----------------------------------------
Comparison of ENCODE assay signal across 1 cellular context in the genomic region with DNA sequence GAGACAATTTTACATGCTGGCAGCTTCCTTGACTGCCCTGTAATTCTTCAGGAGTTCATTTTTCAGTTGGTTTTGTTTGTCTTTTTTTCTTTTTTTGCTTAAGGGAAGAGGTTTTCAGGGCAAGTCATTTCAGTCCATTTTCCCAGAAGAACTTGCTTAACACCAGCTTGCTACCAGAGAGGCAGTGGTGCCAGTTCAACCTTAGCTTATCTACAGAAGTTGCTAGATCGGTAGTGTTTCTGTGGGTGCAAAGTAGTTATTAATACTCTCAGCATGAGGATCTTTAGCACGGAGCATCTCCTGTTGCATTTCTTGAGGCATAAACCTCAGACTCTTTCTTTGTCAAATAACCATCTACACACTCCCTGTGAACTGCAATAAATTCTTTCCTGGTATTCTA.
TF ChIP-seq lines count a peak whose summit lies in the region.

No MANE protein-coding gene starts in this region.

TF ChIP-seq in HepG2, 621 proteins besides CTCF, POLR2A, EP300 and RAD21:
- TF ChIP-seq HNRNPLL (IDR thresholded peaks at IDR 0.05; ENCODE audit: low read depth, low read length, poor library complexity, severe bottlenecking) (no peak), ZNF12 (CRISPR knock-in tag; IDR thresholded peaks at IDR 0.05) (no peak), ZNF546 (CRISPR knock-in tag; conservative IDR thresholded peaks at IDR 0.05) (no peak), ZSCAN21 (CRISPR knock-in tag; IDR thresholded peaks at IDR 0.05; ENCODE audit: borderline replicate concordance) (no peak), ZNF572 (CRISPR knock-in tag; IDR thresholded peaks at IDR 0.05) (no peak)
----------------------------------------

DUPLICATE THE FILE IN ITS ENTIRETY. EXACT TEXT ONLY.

Comparison of ENCODE assay signal across 1 cellular context in the genomic region with DNA sequence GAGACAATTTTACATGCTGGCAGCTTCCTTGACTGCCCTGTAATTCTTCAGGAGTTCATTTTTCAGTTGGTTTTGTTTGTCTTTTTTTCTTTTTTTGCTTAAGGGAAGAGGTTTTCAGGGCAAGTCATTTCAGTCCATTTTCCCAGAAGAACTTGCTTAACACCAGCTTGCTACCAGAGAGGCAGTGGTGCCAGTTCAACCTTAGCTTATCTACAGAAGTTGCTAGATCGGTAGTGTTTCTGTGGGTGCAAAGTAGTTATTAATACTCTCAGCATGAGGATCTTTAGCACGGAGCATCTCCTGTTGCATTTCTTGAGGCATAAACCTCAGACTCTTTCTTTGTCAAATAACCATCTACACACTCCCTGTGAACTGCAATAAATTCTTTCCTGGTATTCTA.
TF ChIP-seq lines count a peak whose summit lies in the region.

No MANE protein-coding gene starts in this region.

TF ChIP-seq in HepG2, 621 proteins besides CTCF, POLR2A, EP300 and RAD21:
- TF ChIP-seq HNRNPLL (IDR thresholded peaks at IDR 0.05; ENCODE audit: low read depth, low read length, poor library complexity, severe bottlenecking) (no peak), ZNF12 (CRISPR knock-in tag; IDR thresholded peaks at IDR 0.05) (no peak), ZNF546 (CRISPR knock-in tag; conservative IDR thresholded peaks at IDR 0.05) (no peak), ZSCAN21 (CRISPR knock-in tag; IDR thresholded peaks at IDR 0.05; ENCODE audit: borderline replicate concordance) (no peak), ZNF572 (CRISPR knock-in tag; IDR thresholded peaks at IDR 0.05) (no peak)